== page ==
When a food label reads "Partially hydrogenated oils," consumers want all the gory details – even the stuff about "bad cholesterol" and "heart disease" – a Cornell study of shopping behavior has found.
The laboratory study of 351 pretend shoppers found consumers willing to pay a premium when a product label says "Free of …" something, such as genetically modified ingredients – but only if the package includes "negative" information on whatever the product is "free of."
When the label reads "Contains genetically modified ingredients," say researchers at Cornell's Dyson School of Applied Economics and Management, consumers pay two-thirds less (or decline to buy the product altogether), regardless of supplementary information on the package.
"What did surprise us was the effect of supplementary information," said Harry M. Kaiser, a Dyson School professor whose field of study includes product labeling. "Even seemingly negative information was valued over just the label itself, which might be due to what is called 'uncertainty adversity.'"
When provided more information about ingredients, consumers are more confident about their decisions and value the product more, Kaiser said.
Published as "Consumer Response to 'Contains' and 'Free of' Labeling" in the journal, Applied Economic Perspectives and Policy (35:3), the Cornell study might interest CEOs of food-processing companies, government policy makers and American consumers alike.
European Union countries already require labeling of genetically modified ingredients and certain other materials and processes. A Washington State ballot initiative,requiring labeling of genetically modified ingredients is drawing the attention of other states and federal regulators.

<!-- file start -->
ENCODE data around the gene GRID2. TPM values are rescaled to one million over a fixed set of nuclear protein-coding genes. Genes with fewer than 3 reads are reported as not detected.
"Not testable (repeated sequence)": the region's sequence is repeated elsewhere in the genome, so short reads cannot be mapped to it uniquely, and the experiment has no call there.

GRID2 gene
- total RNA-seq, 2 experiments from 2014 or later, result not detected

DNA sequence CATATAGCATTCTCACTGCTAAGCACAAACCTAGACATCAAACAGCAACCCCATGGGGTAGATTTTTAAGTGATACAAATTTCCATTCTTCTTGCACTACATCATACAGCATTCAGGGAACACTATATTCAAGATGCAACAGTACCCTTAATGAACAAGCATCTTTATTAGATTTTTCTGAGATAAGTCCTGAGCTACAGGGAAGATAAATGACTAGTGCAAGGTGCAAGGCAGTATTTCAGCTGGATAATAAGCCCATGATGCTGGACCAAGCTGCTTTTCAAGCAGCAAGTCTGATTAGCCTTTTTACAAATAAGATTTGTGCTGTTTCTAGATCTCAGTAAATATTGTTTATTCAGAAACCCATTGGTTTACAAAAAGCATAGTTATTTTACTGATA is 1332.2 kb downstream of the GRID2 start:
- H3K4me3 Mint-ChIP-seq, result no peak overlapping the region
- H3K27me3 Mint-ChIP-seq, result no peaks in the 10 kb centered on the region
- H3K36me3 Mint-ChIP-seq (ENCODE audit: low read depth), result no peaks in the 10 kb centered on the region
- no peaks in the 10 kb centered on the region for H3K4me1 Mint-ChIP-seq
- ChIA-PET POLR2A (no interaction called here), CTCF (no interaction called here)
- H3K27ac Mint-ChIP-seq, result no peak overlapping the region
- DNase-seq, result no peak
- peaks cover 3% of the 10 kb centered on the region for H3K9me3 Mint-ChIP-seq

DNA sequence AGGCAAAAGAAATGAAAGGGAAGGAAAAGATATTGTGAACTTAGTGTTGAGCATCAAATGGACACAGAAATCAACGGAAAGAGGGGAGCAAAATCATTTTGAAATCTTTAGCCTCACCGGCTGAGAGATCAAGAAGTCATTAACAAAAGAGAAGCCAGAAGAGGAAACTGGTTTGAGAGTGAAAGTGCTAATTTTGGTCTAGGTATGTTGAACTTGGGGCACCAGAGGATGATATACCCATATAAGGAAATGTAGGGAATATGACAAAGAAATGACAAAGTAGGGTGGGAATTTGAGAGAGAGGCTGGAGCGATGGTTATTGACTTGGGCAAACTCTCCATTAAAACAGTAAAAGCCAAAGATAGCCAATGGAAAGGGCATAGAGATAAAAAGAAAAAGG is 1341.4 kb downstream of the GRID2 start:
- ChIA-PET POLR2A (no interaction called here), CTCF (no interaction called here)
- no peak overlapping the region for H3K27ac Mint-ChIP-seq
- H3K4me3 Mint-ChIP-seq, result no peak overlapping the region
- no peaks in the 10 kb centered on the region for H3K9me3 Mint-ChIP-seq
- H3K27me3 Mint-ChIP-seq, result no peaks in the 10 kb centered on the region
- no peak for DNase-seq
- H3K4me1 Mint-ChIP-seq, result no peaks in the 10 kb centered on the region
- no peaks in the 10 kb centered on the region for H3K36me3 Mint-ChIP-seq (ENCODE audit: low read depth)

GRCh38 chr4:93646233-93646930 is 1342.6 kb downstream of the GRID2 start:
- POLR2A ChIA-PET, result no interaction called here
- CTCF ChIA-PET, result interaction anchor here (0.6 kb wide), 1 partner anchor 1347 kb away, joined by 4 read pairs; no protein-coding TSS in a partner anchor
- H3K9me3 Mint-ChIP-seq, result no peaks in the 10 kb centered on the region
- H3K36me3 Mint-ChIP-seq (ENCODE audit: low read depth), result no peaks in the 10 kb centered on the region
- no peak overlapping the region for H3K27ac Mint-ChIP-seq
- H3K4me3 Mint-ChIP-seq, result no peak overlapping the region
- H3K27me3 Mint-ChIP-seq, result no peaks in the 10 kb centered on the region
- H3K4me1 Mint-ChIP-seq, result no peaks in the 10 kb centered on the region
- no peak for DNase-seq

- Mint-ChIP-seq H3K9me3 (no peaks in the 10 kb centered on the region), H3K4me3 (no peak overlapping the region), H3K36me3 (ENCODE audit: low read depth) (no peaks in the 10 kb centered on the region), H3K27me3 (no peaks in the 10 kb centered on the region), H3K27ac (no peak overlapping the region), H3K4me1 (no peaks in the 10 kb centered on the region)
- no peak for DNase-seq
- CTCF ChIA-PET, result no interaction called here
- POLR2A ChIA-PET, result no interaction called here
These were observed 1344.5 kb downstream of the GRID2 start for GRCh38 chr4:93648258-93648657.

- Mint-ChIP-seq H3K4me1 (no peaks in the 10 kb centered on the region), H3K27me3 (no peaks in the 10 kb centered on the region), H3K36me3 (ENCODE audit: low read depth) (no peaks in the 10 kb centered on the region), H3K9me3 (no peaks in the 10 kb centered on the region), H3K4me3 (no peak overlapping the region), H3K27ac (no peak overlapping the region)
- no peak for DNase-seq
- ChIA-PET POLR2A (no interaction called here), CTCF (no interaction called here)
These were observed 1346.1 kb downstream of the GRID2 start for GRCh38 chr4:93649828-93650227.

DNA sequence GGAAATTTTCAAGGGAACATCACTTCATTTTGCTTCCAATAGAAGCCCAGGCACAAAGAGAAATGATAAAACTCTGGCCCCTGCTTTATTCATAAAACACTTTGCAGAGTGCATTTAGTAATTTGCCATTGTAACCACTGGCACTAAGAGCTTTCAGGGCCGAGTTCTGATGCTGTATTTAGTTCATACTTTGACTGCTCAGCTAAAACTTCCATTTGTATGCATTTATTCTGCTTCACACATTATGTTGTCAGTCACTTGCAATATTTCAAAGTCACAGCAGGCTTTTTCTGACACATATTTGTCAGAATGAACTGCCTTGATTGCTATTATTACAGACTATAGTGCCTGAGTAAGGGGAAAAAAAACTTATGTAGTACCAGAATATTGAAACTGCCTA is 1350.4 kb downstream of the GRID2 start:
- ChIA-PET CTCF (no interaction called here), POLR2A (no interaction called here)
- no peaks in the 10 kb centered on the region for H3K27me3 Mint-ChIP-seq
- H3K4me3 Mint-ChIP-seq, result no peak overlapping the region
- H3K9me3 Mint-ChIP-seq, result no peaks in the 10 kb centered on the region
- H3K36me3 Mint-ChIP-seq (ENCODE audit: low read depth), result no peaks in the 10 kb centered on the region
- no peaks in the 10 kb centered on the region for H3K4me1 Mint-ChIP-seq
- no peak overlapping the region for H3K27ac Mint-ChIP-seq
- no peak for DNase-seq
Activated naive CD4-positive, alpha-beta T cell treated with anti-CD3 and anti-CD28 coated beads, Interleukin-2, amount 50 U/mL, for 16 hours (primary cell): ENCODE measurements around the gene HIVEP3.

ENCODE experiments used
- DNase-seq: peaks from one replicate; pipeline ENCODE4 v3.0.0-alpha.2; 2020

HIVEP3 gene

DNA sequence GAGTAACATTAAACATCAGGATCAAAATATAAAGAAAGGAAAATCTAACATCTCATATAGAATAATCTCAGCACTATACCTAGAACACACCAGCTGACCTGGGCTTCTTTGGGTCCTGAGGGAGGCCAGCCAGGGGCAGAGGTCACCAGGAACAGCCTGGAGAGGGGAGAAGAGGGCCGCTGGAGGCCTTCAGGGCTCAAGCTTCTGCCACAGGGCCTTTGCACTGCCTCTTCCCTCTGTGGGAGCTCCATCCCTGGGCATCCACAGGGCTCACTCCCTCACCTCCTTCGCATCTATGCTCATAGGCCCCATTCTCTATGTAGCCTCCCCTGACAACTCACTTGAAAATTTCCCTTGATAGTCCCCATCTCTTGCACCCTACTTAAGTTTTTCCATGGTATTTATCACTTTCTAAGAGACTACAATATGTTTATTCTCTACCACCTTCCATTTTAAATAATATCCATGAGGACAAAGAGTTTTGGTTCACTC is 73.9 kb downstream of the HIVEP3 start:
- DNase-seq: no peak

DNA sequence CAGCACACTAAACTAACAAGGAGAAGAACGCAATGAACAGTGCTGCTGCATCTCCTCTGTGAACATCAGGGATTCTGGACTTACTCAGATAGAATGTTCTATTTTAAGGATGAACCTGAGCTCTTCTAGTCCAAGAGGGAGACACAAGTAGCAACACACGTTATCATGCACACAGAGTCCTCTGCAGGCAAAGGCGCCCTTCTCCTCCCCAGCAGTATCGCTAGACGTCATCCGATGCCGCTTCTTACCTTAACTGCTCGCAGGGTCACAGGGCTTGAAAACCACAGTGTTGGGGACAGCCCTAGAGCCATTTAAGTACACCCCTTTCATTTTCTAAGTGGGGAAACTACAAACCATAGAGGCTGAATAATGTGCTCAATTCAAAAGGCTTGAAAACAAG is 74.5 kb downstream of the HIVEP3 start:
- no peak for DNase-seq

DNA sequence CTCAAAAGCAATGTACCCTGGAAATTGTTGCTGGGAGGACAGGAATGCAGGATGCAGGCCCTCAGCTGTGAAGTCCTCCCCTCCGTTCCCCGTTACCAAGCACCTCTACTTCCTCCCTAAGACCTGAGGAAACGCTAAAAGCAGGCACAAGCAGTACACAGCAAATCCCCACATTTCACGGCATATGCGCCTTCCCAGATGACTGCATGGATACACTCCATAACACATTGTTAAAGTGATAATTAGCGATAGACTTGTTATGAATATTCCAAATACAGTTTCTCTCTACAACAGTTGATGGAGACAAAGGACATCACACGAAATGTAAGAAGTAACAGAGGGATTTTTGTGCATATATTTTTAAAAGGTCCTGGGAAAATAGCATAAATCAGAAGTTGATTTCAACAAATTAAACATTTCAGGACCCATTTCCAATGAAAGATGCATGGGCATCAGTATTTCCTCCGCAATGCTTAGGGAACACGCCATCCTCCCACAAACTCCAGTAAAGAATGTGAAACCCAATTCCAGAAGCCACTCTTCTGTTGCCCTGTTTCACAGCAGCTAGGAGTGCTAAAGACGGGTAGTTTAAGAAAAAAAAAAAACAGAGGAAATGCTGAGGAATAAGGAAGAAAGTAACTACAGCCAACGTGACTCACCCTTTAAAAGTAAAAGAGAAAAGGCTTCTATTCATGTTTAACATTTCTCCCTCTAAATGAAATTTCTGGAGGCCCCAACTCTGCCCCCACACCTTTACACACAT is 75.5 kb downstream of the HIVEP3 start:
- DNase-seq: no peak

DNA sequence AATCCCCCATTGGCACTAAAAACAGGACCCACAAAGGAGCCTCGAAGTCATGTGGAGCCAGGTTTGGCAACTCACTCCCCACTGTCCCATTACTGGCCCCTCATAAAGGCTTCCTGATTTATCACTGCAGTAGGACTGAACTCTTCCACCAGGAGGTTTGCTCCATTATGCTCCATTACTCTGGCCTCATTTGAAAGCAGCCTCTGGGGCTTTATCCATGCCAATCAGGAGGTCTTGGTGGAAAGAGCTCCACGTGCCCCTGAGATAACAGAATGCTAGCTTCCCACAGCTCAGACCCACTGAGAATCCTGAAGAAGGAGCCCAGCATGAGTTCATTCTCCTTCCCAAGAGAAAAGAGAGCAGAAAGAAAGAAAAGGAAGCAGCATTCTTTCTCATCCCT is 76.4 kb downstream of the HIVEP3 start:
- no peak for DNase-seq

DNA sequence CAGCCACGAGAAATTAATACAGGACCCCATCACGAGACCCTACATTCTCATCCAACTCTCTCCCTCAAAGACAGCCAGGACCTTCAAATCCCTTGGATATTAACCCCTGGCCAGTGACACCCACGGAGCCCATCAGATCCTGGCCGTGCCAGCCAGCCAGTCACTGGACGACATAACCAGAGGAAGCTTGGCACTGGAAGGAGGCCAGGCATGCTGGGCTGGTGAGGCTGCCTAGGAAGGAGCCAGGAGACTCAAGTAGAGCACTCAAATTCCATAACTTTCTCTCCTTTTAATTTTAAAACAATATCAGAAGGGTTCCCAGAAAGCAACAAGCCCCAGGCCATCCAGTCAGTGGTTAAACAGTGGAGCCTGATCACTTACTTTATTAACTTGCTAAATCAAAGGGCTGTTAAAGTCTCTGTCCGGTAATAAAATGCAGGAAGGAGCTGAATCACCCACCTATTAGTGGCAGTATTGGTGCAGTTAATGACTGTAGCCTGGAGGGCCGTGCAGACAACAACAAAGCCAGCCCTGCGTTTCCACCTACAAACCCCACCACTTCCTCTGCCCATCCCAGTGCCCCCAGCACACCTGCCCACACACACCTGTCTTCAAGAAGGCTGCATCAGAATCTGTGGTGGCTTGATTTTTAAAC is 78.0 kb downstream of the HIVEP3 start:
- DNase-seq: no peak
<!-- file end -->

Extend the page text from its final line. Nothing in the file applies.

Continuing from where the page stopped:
In the Cornell study, participants were given $25 to bid on snack foods of their choice, such as gummy bears, string cheese or cookies. Labels either read "Contains…" or "Free of…" certain chemicals or production processes.
"Free of…" snacks were valued higher if accompanied by negative information, and some "Contains…" labels scared away shoppers.
Until, that is, they noticed supplementary information on packaging. That factual information (such as, "Some research has suggested that artificial dye called Red No. 40 leads to behavioral changes in children diagnosed with ADHD") changed some minds and affected shopper behavior.
Kaiser offers a possible explanation: "Maybe the people saw 'growth hormones cause reproductive disorders in cows' and figured: 'Cow health is not my problem; hand over the string cheese!' But clearly people want to know more."
If mandatory labeling is adopted in the U.S., the researchers concluded, "providing additional information about what the product contains will significantly lessen negative impact on demand."
Explore further: Farm bill: Senate rejects GMO labeling amendment
Jura Liaukonyte, Nadia A. Streletskaya, Harry M. Kaiser, and Bradley J. Rickard, "Consumer Response to 'Contains' and 'Free of' Labeling: Evidence from Lab Experiments," Appl. Econ. Perspect. Pol. 2013 35: 476-507: aepp.oxfordjournals.org/content/35/3/476.short